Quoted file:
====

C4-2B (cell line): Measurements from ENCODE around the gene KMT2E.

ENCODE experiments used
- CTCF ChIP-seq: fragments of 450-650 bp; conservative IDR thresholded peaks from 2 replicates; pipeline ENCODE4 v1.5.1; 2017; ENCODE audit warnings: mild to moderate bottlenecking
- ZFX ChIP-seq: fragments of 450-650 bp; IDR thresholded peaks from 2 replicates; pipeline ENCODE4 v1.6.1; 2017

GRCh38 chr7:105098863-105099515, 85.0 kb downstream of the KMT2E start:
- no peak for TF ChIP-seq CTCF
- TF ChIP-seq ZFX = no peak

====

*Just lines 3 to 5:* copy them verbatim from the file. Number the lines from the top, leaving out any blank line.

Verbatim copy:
- CTCF ChIP-seq: fragments of 450-650 bp; conservative IDR thresholded peaks from 2 replicates; pipeline ENCODE4 v1.5.1; 2017; ENCODE audit warnings: mild to moderate bottlenecking
- ZFX ChIP-seq: fragments of 450-650 bp; IDR thresholded peaks from 2 replicates; pipeline ENCODE4 v1.6.1; 2017

GRCh38 chr7:105098863-105099515, 85.0 kb downstream of the KMT2E start: